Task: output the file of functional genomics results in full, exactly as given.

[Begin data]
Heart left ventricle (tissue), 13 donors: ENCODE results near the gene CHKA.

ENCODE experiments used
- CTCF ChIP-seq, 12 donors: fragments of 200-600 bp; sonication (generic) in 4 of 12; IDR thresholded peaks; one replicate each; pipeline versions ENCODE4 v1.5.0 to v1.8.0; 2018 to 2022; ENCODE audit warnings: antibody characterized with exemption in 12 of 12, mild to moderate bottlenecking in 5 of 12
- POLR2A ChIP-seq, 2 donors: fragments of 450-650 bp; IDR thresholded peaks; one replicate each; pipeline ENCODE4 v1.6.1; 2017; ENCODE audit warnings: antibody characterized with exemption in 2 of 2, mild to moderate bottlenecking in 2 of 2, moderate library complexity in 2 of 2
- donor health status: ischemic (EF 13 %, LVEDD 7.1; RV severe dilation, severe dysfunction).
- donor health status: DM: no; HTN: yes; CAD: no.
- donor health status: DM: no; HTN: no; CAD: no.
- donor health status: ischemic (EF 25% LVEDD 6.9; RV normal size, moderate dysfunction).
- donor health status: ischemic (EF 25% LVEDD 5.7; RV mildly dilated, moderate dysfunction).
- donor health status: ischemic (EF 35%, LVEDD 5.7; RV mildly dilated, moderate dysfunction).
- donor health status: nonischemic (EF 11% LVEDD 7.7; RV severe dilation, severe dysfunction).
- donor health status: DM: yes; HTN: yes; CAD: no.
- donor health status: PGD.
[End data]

Heart left ventricle (tissue), 13 donors: ENCODE results near the gene CHKA.

ENCODE experiments used
- CTCF ChIP-seq, 12 donors: fragments of 200-600 bp; sonication (generic) in 4 of 12; IDR thresholded peaks; one replicate each; pipeline versions ENCODE4 v1.5.0 to v1.8.0; 2018 to 2022; ENCODE audit warnings: antibody characterized with exemption in 12 of 12, mild to moderate bottlenecking in 5 of 12
- POLR2A ChIP-seq, 2 donors: fragments of 450-650 bp; IDR thresholded peaks; one replicate each; pipeline ENCODE4 v1.6.1; 2017; ENCODE audit warnings: antibody characterized with exemption in 2 of 2, mild to moderate bottlenecking in 2 of 2, moderate library complexity in 2 of 2
- donor health status: ischemic (EF 13 %, LVEDD 7.1; RV severe dilation, severe dysfunction).
- donor health status: DM: no; HTN: yes; CAD: no.
- donor health status: DM: no; HTN: no; CAD: no.
- donor health status: ischemic (EF 25% LVEDD 6.9; RV normal size, moderate dysfunction).
- donor health status: ischemic (EF 25% LVEDD 5.7; RV mildly dilated, moderate dysfunction).
- donor health status: ischemic (EF 35%, LVEDD 5.7; RV mildly dilated, moderate dysfunction).
- donor health status: nonischemic (EF 11% LVEDD 7.7; RV severe dilation, severe dysfunction).
- donor health status: DM: yes; HTN: yes; CAD: no.
- donor health status: PGD.